Tom Brady is currently being drafted in the fourth round of most 12-team standard format leagues. Let that sink in for a minute.
His current ADP is 50, meaning somewhere out there fantasy owners are drafting 49 other NFL skill positions players ahead of one of the greatest and most consistently successful quarterbacks of all time. Guys like Darren Sproles, Pierre Garcon, Montee Ball and Eddie Lacy are being drafted ahead of him. Why can’t I be in a league where Tom Brady falls to me in the fourth round?
For the last five years, I’ve heard bar stool experts and cubicle analysts try to convince themselves (and each other) that Tom Brady’s reign as an elite NFL quarterback is coming to an end. That nonsense has seemed to reach an all-time high in 2013 with all of the turnover in Foxboro this off season. It’s well documented how some of Brady’s top targets over the past couple of seasons are on new teams, nursing injuries, not on rosters or awaiting a murder trial. What’s not getting attention is the fact that New England won five of six games to finish off the 2012 season without Rob Gronkowski.
During that stretch, Tom Brady piled up 1,851 passing yards (308.5 per game) and 13 touchdowns. Also during that stretch, he only had two receivers hit the 100 yard mark in any of those games – Brandon Lloyd in a loss against the 49ers and Wes Welker in a win over Miami. The other four games – all wins – never had a receiver total more than 94 yards. Quite simply, Tom Brady’s production is not dependent on any one, two or three elite pass-catchers. He spreads the ball as well as any quarterback in the league and has done so his entire career. His favorite target is and has always been the open receiver.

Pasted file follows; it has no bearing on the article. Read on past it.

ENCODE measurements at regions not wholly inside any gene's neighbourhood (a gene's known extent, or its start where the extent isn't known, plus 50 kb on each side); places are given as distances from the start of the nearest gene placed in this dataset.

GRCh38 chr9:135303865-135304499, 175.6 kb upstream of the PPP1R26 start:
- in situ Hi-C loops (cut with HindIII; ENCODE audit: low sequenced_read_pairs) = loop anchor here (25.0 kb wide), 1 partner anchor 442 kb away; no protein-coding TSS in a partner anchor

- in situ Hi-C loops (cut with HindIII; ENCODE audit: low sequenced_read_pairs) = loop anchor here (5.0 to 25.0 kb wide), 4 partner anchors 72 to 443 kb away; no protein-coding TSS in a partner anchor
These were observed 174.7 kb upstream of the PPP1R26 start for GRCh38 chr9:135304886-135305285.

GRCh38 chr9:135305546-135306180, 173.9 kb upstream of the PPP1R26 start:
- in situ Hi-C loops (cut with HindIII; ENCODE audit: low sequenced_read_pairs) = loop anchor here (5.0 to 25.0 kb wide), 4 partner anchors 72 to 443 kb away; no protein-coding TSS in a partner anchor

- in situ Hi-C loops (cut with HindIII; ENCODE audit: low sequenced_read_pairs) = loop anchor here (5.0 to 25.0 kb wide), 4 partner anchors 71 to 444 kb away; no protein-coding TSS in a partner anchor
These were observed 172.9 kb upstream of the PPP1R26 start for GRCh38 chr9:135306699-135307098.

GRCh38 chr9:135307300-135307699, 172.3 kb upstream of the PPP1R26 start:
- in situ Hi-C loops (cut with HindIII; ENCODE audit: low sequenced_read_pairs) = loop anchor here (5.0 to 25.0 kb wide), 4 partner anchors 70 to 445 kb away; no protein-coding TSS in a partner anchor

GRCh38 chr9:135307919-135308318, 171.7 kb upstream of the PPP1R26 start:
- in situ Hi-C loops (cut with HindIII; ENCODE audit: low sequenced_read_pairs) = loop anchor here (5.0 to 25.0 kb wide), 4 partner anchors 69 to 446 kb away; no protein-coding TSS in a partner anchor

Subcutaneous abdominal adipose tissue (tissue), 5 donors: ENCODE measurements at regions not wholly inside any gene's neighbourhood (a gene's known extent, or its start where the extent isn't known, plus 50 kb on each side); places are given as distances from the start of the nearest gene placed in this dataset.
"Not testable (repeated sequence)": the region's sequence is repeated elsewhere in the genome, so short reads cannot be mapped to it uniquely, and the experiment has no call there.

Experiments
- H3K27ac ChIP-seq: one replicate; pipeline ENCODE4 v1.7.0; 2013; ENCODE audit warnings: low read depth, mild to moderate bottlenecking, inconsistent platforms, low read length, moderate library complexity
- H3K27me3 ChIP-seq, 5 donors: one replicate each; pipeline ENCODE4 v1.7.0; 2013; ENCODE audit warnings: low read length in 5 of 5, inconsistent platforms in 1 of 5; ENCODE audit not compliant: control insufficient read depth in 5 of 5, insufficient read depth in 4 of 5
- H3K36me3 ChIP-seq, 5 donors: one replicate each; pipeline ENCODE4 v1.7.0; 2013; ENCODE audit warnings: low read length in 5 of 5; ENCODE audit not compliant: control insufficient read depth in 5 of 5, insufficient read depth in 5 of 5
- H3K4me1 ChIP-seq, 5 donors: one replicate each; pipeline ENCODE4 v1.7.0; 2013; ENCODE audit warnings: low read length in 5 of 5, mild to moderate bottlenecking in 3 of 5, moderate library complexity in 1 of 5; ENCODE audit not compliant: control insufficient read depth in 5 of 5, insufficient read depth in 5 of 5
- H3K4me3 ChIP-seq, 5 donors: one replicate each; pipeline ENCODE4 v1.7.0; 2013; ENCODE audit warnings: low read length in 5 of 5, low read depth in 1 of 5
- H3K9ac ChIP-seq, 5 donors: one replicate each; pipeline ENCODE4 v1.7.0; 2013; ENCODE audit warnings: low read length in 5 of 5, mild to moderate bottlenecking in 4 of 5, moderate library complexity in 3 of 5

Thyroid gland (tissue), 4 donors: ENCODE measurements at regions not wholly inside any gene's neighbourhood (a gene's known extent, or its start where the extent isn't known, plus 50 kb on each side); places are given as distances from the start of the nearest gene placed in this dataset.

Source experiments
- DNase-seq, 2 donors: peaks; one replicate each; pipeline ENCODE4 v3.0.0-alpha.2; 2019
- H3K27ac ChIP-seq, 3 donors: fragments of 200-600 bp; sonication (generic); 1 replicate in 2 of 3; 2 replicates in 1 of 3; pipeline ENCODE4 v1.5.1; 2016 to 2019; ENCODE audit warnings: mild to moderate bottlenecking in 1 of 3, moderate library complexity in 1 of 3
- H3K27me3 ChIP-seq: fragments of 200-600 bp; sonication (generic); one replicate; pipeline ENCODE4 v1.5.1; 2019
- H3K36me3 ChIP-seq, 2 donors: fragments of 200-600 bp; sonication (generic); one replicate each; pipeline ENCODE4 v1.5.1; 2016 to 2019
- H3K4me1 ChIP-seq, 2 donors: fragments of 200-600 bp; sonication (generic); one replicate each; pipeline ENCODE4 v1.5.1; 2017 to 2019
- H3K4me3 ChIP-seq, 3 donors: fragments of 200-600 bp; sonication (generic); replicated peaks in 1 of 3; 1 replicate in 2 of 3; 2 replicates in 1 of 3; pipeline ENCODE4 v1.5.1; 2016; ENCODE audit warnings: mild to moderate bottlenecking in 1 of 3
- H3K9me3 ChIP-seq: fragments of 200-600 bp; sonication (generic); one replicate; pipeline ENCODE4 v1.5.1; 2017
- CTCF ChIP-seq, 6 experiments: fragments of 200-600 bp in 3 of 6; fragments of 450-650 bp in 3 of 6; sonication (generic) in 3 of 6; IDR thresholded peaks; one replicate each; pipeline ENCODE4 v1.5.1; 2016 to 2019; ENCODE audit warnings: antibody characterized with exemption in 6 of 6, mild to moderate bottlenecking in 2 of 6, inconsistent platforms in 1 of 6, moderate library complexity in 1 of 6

I don’t see any of that changing in 2013. Despite the roster turnover, it appears New England has quietly stockpiled a young arsenal of new targets for Brady. Rookie third round pick Aaron Dobson seems to have shown enough in camp for New England to cut ties with veteran Michael Jenkins. Undrafted rookie free agents Kenbrell Thompkins and Zach Sudfeld are making waves as well. Each has become a favorite target of Brady throughout camp. Thompkins is being compared to Lloyd, while Sudfeld has been taking first team reps at tight end and having success. Don’t forget about the addition of Danny Amendola. Though labeled as injury prone, his two injuries (both arm-related) didn’t happen while he was tying his shoes. They both occurred while he was going all-out after a pass. When he is healthy, Amendola is capable of everything Wes Welker did and more. He has straight-line speed to stretch the field like no one else New England has had since the days of Randy Moss.
Tom Brady is still Tom Brady regardless of who he’s throwing to. He’ll still attempt over 500 passes in an offense designed to do the bulk of its damage through the air. New England’s improved running game will only command more respect and provide more room in the secondary for Brady to carve up opposing defenses.
Let’s not forget about the quarterbacks Tom Brady’s Patriots will face in 2013. He’ll be involved in shootouts with Matt Ryan, Andy Dalton, Drew Brees, Ben Roethlisberger, Cam Newton, Peyton Manning, Matt Schaub and Joe Flacco throughout the season. Brady will likely need to air it out to keep pace in these games.
If you want to compete for a title in your league, believe me when I say you won’t be doing so without an elite quarterback churning out consistent numbers every week. Few are as consistent as Brady and there is no way, despite all of the new targets, that I’d let him get past the third round.